For the Parish
I am ready to defend the Parish system against further centralisation and hope to carry the voices of the parishioners of St Lawrence to the States Chamber. I welcome communication and would enjoy having well attended surgeries to exchange views about current affairs.
I believe strongly in preserving the identity and independence of Jersey. I am dismayed at the efforts to change it in a misguided hope that being more like the UK or more like France will make us better. We can find a Jersey solution to Jersey problems without calling in UK consultants.
For the economy
My experience is that businesses work better when left alone. For example, I don’t think we need to fund start-ups, we just need to make it easy for them to start, which is less and less the case. Our Chamber of Commerce is a remarkable asset and I would be very attentive to their recommendations.
While I don’t agree with 0-10 and think that local companies should pay a local tax, singling out selected members of the severely ailing retail industry with a 20% tax was probably not the best way to help them recover from their worst year since 2008.
Tourism has a new future in front of it. I would be happy to help develop event-led tourism and there are more inexpensive ways to encourage people to visit our beautiful island.
We will have to work hard to reduce the impact of Brexit on Jersey and, possibly, take advantage of its opportunities. I am ready to become a part of the solution and help negotiate for our side.
Finally, we do need to find our next success. I have experienced first hand the e-economy boom of the turn of the century and I know that you cannot decide which business is going to flourish and try to finance them. That should be left to the venture capitalists, of which there are more than enough in the Island, private or institutional. What must be done is to create the environment in which new ideas can be tried without impediments, where resources are easily available and the risks are minimised. It is more a problem of regulations than money.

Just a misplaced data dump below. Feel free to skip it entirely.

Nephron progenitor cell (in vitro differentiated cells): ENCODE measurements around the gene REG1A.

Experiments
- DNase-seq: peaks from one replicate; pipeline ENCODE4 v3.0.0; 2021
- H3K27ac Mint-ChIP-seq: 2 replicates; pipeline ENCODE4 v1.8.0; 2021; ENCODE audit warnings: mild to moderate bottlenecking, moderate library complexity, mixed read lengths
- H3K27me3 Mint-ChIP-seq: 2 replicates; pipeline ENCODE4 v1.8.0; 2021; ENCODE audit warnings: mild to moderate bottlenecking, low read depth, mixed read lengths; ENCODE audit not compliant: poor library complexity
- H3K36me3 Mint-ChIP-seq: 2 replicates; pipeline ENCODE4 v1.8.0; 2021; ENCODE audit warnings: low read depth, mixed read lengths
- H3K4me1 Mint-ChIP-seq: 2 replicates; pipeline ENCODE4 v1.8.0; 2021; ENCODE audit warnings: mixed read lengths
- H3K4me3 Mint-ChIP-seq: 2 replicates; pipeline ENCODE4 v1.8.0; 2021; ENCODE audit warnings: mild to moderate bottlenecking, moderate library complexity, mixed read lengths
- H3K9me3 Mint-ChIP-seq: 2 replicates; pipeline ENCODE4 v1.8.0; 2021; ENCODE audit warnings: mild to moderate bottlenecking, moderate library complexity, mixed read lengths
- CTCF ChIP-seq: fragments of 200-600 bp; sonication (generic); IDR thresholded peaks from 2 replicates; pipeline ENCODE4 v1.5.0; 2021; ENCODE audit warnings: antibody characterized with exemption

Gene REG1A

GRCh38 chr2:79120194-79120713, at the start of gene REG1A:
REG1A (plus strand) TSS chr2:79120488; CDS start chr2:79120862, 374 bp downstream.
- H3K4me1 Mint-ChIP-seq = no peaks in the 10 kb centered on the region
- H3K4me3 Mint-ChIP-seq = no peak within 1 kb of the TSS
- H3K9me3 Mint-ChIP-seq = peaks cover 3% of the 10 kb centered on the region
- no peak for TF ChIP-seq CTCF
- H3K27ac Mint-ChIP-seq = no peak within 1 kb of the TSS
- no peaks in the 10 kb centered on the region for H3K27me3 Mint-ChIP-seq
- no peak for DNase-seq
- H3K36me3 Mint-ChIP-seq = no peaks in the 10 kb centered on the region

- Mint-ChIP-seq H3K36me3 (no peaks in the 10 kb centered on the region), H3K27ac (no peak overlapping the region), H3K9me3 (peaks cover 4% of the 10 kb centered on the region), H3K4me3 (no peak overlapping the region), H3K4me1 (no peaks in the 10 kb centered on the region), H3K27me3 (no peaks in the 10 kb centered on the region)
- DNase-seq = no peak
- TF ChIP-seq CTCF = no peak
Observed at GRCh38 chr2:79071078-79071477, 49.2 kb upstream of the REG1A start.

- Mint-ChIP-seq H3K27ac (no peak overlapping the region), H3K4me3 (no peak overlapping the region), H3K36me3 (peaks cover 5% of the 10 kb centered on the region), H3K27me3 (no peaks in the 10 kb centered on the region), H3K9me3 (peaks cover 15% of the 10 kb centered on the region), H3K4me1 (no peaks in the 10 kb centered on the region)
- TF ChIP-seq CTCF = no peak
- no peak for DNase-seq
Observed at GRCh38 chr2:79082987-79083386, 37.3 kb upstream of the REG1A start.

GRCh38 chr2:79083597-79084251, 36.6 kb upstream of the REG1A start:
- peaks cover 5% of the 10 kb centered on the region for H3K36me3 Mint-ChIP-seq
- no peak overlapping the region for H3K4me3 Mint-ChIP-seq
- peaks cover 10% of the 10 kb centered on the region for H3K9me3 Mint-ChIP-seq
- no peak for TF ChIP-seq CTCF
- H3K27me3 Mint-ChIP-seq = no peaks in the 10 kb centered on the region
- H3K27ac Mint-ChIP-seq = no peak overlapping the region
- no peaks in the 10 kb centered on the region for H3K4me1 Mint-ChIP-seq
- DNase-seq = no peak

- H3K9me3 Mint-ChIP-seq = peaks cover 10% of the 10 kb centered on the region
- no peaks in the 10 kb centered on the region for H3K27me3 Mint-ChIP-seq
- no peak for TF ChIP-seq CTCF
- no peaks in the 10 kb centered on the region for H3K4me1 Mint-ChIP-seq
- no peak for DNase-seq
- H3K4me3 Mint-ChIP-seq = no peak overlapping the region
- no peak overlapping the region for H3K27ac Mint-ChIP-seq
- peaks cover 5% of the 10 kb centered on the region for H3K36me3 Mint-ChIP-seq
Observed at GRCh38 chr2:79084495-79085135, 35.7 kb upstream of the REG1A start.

We are told that some businesses have trouble finding employees with the right qualifications in the Island. There are many reasons for that, but one that we can work on is the quality and availability of higher education for the people of Jersey. I applauded the move our government made to help finance the higher education of Jersey residents abroad and I would continue to help if I could.
There are some projects to offer more graduate and post-graduate courses in the Island which also need to be encouraged. Not only will they help the people of Jersey, it can also be an excellent business.
For the environment
Jersey needs to preserve the diversity of its terrestrial and marine environment. Providing for the protection of species and habitats should be a standard feature of any new policy.
Agriculture is essential to the character of our Island. We should support it as much as possible, making sure that the area available for cultivation is not reduced. We should however ensure that it is environmentally friendly and done in a sustainable way.
Electric vehicles have finally come of age and it is high time they took over in Jersey. Maybe we should allow more variety than just “electrically assisted bicycles” and we should certainly favour electric cars over anything with a petrol engine.
Solar panels are also a completely mature technology now and we need to work with the Jersey Electricity Company to develop their domestic use. After all, we are the sunniest place in Great Britain.
As a Centenier going to court almost every week, and as vice president of the Honorary Police Association, I have a good idea of how both our States of Jersey Police and our 12 Honorary Police forces work. They both deserve our respect and they have both obtained extraordinary results in an increasingly difficult environment. Both, however, suffer from decreasing numbers and it seems to me that the States of Jersey Police is now critically short of front-line officers while the Honorary Police, throttled by regulations, has more and more difficulties finding volunteers. I would really like to be able to help both these remarkable organisations.
Pensioners have been singularly left out of the fiscal reforms of the past government. They are an easy target that doesn’t immediately take to the street when challenged but it doesn’t give us the right to abuse them. We need to revisit their situation.
We are a small community and we should embrace the advantages it gives us over the bureaucratic nightmare of having to manage millions. We can still solve people’s problems one by one.